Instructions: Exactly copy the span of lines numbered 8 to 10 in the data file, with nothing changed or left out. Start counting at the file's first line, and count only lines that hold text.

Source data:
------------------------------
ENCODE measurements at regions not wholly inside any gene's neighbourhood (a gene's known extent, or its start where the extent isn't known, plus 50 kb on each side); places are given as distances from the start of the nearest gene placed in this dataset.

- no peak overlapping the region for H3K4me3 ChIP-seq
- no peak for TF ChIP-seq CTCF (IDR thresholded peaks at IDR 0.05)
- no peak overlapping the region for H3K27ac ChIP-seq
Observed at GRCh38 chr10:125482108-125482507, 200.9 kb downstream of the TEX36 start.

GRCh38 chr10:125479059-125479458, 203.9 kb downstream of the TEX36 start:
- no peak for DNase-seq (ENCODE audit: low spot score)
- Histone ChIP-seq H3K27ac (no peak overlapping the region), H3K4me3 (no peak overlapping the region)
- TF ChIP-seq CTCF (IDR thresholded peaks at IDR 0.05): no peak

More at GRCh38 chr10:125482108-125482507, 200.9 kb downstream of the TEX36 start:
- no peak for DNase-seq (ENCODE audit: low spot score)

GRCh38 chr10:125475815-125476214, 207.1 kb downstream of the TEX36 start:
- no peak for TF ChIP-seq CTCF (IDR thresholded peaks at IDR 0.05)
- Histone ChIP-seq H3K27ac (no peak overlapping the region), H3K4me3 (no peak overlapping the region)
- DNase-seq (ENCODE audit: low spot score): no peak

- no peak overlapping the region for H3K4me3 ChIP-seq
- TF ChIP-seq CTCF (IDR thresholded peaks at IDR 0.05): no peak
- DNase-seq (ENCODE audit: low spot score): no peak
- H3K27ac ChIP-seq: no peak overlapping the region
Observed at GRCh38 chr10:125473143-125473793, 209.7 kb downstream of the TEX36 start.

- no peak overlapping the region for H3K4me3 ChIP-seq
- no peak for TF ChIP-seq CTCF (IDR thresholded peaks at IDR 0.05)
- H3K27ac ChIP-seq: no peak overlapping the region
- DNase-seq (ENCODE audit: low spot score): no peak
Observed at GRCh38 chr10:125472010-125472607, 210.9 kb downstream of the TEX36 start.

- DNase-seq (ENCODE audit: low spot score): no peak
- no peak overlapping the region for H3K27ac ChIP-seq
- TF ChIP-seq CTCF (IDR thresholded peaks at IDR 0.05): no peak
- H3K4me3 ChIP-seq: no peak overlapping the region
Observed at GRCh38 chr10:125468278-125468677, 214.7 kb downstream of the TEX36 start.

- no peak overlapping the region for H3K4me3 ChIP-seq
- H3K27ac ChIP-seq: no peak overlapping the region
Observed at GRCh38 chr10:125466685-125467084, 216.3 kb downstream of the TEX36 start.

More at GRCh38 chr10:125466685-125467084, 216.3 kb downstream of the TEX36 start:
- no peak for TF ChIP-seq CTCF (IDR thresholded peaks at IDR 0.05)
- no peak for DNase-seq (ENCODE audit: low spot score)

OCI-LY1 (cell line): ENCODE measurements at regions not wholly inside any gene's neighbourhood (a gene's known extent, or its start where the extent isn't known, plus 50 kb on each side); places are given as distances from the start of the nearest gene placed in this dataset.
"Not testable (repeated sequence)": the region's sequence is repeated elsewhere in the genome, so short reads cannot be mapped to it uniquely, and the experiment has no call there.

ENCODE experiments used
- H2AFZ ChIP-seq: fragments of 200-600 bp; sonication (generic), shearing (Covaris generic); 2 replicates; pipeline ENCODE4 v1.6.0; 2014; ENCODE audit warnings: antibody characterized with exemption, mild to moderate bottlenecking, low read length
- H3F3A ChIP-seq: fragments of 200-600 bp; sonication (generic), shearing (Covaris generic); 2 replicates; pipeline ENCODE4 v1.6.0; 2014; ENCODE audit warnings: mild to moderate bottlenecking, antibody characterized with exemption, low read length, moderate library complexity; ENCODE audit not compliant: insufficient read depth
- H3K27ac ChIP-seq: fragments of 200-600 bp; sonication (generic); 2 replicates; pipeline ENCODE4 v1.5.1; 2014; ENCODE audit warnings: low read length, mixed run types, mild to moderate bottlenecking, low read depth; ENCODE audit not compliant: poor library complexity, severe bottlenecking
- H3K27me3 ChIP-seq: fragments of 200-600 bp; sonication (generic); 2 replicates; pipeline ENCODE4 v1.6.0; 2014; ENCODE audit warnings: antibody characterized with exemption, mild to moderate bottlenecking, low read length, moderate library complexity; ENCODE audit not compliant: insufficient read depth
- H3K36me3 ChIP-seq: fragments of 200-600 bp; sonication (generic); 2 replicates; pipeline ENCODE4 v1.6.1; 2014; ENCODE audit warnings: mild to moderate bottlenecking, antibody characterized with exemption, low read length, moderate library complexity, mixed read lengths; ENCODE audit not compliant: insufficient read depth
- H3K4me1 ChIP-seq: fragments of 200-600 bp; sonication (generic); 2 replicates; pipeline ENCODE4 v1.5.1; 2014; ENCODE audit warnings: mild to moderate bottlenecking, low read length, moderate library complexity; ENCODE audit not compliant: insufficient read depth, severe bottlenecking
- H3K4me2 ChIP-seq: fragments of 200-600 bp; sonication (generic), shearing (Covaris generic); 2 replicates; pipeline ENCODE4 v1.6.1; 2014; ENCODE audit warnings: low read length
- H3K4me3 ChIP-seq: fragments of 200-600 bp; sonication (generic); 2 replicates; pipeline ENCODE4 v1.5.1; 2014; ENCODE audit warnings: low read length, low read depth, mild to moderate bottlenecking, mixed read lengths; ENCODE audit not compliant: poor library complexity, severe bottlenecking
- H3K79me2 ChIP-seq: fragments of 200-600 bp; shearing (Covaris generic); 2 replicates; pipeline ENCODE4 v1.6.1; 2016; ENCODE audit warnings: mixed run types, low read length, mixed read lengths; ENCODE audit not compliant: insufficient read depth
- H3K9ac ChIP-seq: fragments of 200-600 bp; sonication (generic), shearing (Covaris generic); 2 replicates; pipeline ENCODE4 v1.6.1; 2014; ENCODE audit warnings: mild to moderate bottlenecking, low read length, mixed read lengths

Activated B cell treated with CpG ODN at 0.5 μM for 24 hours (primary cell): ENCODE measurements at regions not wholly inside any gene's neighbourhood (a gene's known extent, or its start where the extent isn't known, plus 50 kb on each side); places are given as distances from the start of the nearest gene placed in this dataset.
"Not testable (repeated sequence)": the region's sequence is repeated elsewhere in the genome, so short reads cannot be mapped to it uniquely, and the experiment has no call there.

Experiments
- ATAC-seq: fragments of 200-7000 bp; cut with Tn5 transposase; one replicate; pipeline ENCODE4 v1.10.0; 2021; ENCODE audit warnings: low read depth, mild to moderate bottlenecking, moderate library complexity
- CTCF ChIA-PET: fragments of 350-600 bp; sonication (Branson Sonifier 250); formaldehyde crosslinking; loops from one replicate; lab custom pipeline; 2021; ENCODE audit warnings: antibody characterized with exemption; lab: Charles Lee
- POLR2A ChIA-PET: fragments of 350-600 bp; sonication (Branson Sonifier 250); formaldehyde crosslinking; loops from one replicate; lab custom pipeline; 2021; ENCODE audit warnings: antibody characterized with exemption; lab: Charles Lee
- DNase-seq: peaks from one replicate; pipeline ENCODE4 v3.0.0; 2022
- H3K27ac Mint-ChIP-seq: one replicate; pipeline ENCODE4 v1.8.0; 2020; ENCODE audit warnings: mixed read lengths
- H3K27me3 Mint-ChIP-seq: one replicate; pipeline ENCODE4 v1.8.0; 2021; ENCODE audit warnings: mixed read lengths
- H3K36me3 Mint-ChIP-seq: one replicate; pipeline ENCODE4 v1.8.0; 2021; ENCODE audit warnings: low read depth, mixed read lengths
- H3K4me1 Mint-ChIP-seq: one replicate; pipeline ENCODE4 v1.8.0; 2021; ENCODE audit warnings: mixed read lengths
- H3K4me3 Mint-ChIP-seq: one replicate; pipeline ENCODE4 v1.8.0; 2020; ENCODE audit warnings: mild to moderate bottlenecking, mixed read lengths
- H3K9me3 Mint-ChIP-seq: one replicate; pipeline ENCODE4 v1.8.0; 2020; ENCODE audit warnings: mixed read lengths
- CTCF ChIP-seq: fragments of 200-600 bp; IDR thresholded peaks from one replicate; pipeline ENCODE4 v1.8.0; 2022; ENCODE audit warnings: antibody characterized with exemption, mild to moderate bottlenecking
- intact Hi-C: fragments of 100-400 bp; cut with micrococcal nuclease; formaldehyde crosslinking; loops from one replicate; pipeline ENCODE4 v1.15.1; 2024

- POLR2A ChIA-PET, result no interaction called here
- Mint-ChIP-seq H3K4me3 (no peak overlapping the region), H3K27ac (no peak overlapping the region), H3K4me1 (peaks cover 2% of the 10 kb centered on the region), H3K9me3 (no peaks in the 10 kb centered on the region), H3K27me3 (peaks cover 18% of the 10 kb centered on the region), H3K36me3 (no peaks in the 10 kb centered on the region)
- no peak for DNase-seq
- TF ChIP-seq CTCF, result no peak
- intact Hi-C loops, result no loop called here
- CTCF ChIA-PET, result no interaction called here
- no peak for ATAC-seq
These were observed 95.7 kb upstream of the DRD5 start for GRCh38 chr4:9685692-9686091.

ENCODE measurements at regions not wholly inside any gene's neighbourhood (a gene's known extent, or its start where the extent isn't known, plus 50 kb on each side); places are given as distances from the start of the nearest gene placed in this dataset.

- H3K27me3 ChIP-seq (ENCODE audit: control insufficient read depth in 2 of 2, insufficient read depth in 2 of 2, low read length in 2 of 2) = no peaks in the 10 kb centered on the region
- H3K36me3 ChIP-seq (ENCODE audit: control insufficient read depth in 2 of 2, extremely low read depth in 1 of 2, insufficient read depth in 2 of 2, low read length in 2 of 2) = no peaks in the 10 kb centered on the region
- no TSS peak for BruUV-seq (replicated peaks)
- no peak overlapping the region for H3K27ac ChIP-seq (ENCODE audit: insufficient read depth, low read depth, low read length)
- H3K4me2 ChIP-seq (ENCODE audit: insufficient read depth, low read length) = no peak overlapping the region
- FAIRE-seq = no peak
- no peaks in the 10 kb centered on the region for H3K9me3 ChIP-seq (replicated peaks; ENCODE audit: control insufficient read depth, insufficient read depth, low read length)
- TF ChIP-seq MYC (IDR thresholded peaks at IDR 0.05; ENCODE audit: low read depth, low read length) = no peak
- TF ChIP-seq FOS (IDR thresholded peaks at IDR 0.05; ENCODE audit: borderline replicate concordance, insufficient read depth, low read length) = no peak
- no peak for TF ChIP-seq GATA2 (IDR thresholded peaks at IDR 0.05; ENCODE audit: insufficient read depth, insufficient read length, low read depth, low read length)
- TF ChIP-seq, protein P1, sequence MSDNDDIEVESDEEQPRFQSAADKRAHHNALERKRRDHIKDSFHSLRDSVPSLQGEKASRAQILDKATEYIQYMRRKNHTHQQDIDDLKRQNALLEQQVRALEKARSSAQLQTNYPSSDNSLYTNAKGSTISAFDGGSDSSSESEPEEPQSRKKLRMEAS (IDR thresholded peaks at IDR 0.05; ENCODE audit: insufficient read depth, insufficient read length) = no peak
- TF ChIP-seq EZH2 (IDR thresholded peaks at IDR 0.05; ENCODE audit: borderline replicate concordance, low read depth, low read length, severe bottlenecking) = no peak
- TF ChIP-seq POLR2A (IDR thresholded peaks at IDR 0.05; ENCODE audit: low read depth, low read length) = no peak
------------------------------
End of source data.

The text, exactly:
- Histone ChIP-seq H3K27ac (no peak overlapping the region), H3K4me3 (no peak overlapping the region)
- TF ChIP-seq CTCF (IDR thresholded peaks at IDR 0.05): no peak

More at GRCh38 chr10:125482108-125482507, 200.9 kb downstream of the TEX36 start: